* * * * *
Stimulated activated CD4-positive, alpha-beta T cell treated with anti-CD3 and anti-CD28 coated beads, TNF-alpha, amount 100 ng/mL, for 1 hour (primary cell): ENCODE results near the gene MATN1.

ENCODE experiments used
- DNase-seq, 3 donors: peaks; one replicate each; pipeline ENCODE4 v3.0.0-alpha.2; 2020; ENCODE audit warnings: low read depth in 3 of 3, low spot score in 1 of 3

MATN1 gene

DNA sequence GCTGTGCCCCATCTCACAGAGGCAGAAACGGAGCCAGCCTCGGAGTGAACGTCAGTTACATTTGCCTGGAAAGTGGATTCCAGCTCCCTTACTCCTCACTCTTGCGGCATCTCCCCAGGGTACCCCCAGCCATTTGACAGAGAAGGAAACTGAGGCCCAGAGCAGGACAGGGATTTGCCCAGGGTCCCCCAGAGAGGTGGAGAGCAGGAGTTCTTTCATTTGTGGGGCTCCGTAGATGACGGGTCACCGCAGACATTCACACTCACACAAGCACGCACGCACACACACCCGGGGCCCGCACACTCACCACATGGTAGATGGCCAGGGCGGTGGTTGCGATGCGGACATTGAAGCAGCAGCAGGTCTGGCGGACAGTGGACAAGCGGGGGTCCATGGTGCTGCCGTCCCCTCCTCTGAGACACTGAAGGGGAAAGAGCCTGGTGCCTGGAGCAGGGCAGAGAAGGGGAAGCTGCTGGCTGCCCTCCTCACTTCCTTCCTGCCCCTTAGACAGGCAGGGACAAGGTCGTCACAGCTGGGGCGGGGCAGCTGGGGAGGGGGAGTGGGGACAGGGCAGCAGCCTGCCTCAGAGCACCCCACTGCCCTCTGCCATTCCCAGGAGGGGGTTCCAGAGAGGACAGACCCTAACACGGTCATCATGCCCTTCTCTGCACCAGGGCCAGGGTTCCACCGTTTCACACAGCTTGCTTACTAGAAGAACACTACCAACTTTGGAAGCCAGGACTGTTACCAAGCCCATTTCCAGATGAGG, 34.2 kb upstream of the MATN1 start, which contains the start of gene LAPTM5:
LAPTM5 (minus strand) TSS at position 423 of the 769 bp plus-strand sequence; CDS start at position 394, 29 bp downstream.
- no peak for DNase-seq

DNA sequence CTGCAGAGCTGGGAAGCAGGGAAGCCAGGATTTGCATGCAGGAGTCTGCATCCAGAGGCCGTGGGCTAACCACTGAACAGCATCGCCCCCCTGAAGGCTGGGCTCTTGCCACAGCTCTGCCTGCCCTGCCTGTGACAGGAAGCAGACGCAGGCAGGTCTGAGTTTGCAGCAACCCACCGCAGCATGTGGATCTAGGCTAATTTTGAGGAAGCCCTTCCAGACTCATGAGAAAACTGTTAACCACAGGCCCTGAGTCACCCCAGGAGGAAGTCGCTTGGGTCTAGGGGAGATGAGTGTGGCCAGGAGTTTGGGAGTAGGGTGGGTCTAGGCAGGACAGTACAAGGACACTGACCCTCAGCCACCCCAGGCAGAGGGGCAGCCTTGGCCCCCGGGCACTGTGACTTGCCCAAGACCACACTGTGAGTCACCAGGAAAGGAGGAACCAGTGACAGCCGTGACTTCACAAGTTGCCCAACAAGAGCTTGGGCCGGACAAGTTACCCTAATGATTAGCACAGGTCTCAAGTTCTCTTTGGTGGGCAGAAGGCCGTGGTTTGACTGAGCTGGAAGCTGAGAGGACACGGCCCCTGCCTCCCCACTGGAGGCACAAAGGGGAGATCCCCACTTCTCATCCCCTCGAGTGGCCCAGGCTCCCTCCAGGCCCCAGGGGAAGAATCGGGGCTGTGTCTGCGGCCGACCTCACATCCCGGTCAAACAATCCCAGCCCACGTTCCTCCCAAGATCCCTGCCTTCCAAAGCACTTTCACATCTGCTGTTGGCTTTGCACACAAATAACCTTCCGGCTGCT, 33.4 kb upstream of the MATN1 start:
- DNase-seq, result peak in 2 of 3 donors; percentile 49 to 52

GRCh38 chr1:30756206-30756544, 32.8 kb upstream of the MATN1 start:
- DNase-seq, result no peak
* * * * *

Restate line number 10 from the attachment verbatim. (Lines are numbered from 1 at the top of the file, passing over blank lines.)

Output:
GRCh38 chr1:30756206-30756544, 32.8 kb upstream of the MATN1 start: